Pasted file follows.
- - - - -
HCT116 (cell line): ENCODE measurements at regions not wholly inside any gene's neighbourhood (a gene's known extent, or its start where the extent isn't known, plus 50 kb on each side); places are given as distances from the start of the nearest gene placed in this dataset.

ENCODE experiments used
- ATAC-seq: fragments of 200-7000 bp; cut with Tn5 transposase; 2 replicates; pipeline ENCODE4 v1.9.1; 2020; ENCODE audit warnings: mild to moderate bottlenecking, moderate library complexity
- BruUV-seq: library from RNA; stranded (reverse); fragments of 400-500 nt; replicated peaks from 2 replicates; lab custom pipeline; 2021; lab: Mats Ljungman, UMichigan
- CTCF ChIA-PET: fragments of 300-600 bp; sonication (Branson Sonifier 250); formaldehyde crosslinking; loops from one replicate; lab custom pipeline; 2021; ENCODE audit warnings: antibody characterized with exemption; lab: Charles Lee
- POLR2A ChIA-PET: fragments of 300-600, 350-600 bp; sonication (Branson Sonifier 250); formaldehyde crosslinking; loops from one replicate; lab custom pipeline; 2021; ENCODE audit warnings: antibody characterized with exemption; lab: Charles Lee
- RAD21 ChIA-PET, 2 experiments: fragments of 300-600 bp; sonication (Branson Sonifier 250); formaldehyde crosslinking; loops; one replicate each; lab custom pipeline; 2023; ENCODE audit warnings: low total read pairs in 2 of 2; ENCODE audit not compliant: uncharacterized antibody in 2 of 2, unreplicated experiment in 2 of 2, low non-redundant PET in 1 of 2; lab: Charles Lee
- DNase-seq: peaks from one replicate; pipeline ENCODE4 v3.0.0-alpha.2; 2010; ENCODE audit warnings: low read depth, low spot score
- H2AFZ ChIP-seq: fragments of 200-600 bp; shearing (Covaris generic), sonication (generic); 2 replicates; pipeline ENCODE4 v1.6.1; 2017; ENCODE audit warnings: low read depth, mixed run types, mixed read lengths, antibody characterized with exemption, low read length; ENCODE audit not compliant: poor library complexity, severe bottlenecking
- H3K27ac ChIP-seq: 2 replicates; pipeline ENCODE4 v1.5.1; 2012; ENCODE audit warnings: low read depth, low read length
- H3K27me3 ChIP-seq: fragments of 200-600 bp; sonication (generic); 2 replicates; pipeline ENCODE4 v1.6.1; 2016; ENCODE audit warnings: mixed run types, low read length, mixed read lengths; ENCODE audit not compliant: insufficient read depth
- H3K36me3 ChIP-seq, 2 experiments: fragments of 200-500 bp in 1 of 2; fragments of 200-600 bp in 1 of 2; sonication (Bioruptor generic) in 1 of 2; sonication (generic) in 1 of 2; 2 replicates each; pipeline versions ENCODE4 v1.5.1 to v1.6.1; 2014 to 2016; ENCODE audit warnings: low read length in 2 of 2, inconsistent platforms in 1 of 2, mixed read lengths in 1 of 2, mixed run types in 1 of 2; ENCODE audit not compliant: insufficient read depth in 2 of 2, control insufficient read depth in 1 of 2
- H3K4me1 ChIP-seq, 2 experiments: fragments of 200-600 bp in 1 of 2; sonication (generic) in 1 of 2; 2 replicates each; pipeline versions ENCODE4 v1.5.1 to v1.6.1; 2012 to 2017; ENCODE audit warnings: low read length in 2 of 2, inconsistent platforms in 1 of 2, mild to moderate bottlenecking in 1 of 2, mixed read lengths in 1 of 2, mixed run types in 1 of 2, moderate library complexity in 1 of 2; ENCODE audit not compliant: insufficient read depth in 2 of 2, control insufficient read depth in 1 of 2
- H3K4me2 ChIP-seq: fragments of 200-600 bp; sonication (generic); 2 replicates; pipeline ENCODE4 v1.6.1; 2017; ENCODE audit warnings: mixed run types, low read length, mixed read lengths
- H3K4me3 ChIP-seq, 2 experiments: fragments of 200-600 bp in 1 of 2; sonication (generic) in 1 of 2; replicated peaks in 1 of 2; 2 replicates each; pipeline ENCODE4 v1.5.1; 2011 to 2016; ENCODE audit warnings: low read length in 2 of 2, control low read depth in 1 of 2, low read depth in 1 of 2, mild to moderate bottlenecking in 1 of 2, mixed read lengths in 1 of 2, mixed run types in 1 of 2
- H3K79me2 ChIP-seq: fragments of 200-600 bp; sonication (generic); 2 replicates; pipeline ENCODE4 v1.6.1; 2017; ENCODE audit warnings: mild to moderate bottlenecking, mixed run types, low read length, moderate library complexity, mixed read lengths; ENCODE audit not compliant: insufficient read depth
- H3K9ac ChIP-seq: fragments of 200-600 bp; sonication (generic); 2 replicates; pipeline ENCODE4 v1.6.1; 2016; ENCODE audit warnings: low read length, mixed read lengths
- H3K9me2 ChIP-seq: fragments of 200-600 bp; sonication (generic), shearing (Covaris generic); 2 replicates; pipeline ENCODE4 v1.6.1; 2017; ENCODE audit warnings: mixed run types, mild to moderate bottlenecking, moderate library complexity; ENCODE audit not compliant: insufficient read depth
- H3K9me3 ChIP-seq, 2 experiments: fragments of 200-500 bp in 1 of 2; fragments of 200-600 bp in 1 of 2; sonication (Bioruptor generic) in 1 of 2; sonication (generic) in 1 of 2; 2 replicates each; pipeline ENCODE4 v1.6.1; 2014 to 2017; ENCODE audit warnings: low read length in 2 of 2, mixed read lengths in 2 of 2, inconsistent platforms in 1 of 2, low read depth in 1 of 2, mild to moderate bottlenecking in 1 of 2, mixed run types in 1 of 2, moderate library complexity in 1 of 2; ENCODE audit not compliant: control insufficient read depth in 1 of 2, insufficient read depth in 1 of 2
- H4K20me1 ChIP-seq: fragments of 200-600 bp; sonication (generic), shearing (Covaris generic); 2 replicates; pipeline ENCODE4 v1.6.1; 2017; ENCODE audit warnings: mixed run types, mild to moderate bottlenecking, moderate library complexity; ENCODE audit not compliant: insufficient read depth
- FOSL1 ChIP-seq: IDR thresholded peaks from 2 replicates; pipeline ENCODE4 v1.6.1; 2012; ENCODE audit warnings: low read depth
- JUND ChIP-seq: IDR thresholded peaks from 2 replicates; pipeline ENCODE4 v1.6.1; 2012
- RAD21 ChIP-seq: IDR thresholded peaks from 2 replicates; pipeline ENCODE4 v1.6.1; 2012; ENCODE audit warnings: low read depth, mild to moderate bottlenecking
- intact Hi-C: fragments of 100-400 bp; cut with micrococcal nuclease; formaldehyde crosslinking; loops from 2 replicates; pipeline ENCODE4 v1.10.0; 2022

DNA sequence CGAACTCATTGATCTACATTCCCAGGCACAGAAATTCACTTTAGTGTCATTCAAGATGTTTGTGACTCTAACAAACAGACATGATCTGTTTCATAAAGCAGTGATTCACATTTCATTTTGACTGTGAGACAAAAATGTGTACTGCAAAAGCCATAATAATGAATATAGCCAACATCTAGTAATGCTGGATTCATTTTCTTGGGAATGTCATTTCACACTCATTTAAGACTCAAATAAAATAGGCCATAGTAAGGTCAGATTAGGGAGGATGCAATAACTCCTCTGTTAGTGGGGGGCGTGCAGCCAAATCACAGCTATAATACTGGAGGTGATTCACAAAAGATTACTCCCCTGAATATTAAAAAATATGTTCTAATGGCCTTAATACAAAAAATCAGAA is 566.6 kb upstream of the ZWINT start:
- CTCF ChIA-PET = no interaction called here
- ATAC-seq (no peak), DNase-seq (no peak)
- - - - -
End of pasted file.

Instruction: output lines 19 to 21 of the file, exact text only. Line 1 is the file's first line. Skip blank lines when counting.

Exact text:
- H3K9me3 ChIP-seq, 2 experiments: fragments of 200-500 bp in 1 of 2; fragments of 200-600 bp in 1 of 2; sonication (Bioruptor generic) in 1 of 2; sonication (generic) in 1 of 2; 2 replicates each; pipeline ENCODE4 v1.6.1; 2014 to 2017; ENCODE audit warnings: low read length in 2 of 2, mixed read lengths in 2 of 2, inconsistent platforms in 1 of 2, low read depth in 1 of 2, mild to moderate bottlenecking in 1 of 2, mixed run types in 1 of 2, moderate library complexity in 1 of 2; ENCODE audit not compliant: control insufficient read depth in 1 of 2, insufficient read depth in 1 of 2
- H4K20me1 ChIP-seq: fragments of 200-600 bp; sonication (generic), shearing (Covaris generic); 2 replicates; pipeline ENCODE4 v1.6.1; 2017; ENCODE audit warnings: mixed run types, mild to moderate bottlenecking, moderate library complexity; ENCODE audit not compliant: insufficient read depth
- FOSL1 ChIP-seq: IDR thresholded peaks from 2 replicates; pipeline ENCODE4 v1.6.1; 2012; ENCODE audit warnings: low read depth